For the very first post of this blog, we will see together how I installed Ghost.
Source files are available here.
Ghost is a decoupled content management system allowing great flexibility.
Because its core is composed of a REST and a GraphQL API, we can plug in any technology to retrieve the publications and display them. By default, a turnkey interface is offered but nothing prevents you from using an Angular, React or Blazor frontend.
We're going to deploy it in Azure using Ghost's vanilla flavor. Follow me!
I'm going to disregard the creation of the environment to not expand too much, but you must have a Kubernetes server in hands.
1 - Creating the namespace
This will allow you to isolate resources to facilitate management and cleaning.
kubectl create namespace blog
2 - Creating a volume for permanent storage
As Docker containers are volatile, the information contained in them will not be kept following a restart unless you associate a volume with them. We will let Kubernetes auto create an Azure File Share for our blog with a PersistentVolumeClaim.
#File : blog-persistent-volume-claim.yml apiVersion: v1 kind: PersistentVolumeClaim metadata: name: blog-pvc spec: accessModes: - ReadWriteMany storageClassName: azurefile resources: requests: storage: 50Gi
kubectl apply -f .\blog-persistent-volume-claim.yml --namespace=blog
3 - Creating a deployment
The deployment defines the specifications to be achieved for our Pods. Pods allow multiple containers to share the same context. Once deployed, a controller will monitor the current state of the resources to reach the desired specification. For example, if two Pods are requested and one is deleted, then a new Pod will be automatically be created.
#File : blog-deployment.yml apiVersion: apps/v1 kind: Deployment metadata: name: blog namespace: blog labels: app: blog release: 3.38.2 spec: replicas: 1 selector: matchLabels: app: blog release: 3.38.2 template: metadata: labels: app: blog release: 3.38.2 spec: volumes: - name: blog-content persistentVolumeClaim: claimName: blog-pvc containers: - name: blog image: ghost:3.38.2-alpine env: - name: url value: <domain-name> volumeMounts: - name: blog-content mountPath: /var/lib/ghost/content resources: limits: cpu: "1" memory: 256Mi requests: cpu: 100m memory: 64Mi ports: - name: http containerPort: 2368 protocol: TCP restartPolicy: Always
kubectl apply -f .\blog-deployment.yml --namespace=blog
4 - Validation of deployment
Following a deployment, it is good practice to always check whether the operation went well.
kubectl get events --namespace=blog kubectl get pods --namespace=blog
You should have a container ready.
NAME READY STATUS RESTARTS AGE blog-679b759f94-kl87h 1/1 Pending 0 22s
5 - Creation of a service
We will now expose the Pods to an IP address internal to the cluster.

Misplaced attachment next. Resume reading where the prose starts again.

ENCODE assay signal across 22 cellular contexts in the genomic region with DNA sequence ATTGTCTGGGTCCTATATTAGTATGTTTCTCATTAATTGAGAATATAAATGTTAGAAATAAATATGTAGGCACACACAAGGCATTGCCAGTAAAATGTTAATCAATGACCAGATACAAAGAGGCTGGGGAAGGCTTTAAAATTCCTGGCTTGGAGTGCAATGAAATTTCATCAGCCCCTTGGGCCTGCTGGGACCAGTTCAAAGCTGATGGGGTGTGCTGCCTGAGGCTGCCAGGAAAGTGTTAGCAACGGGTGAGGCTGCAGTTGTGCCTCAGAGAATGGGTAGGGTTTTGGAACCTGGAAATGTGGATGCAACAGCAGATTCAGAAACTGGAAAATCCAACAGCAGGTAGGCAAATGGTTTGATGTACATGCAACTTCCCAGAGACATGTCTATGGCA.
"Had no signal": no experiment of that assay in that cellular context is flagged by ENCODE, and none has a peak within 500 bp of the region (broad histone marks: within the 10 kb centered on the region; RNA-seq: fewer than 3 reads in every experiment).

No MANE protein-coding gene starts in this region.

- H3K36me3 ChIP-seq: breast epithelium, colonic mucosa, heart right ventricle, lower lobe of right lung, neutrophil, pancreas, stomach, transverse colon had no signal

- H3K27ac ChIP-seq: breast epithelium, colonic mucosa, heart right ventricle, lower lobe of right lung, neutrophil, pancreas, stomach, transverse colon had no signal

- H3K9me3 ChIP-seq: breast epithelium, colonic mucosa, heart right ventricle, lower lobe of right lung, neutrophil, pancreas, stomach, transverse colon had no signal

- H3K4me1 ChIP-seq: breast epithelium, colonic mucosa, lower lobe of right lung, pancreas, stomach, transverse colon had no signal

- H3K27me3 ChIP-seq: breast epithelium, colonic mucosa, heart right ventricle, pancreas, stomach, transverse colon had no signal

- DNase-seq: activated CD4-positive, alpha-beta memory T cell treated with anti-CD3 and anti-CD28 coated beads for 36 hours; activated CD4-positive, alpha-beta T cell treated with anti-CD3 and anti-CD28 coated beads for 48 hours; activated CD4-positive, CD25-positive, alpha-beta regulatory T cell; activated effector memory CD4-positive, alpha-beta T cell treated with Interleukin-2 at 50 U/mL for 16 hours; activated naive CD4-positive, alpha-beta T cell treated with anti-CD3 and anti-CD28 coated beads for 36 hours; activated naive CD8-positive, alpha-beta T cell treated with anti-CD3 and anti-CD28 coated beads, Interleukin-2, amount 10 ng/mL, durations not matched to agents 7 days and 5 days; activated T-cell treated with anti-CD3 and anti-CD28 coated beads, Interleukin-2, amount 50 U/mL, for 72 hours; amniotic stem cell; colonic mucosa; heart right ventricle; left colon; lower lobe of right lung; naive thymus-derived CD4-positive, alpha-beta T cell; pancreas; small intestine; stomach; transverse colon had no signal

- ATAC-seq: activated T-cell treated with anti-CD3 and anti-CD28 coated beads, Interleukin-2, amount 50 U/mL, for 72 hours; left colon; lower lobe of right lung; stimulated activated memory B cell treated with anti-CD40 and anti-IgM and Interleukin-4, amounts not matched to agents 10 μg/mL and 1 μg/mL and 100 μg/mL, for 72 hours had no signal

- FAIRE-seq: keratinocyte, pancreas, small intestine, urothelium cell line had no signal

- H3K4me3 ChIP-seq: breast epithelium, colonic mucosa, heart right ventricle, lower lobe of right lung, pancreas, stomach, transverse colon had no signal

#File : blog-service.yml apiVersion: v1 kind: Service metadata: name: blog namespace: blog spec: type: ClusterIP selector: app: blog ports: - protocol: TCP port: 80 targetPort: 2368
kubectl apply -f .\blog-service.yml --namespace=blog
6 - Creation of the certificate
We will be using Let's Encrypt, which allows you to generate trusted certificates for free.
You must first have created a certificate issuer called "letsencrypt-production". The easiest way to do this is to use cert-manager. Here is the procedure : https://cert-manager.io/docs/installation/kubernetes/
Create your certificate :
#File : blog-tls.yml apiVersion: cert-manager.io/v1 kind: Certificate metadata: name: blog-tls spec: secretName: blog-tls dnsNames: - <domain-name> acme: config: - http01: ingressClass: nginx domains: - <domain-name> issuerRef: name: letsencrypt-production kind: ClusterIssuer
kubectl apply -f .\blog-tls.yml --validate=false --namespace=blog
7 - Creating an IngressController
The gateway to your services in Kubernetes will be an Nginx controller.
The good thing about it is that all traffic coming from outside is encrypted thanks to the certificate automatically published by Let's encrypt. Then, inside the cluster, we reduce the complexity of the services by only using the HTTP protocol.
#File : blog-ingress.yml apiVersion: networking.k8s.io/v1beta1 kind: Ingress metadata: name: blog namespace: blog annotations: kubernetes.io/ingress.class: nginx cert-manager.io/cluster-issuer: letsencrypt-production nginx.ingress.kubernetes.io/rewrite-target: /$1 nginx.ingress.kubernetes.io/use-regex: "true" spec: tls: - hosts: - <domain-name> secretName: blog-tls rules: - host: <domain-name> http: paths: - path: /(.*) backend: serviceName: blog servicePort: 80
kubectl apply -f .\blog-ingress.yml --namespace=blog
8- Domain name routing
All you have to do now is associate your domain name with the ClusterIp.
To do this, you will need to create an @ record and a * record with your registrar.
To get the public IP of the cluster:
kubectl get ingress --namespace=blog
Some more links
I plan to show how to backup and restore the Azure File Share. Tell me what you would like to see next! ;)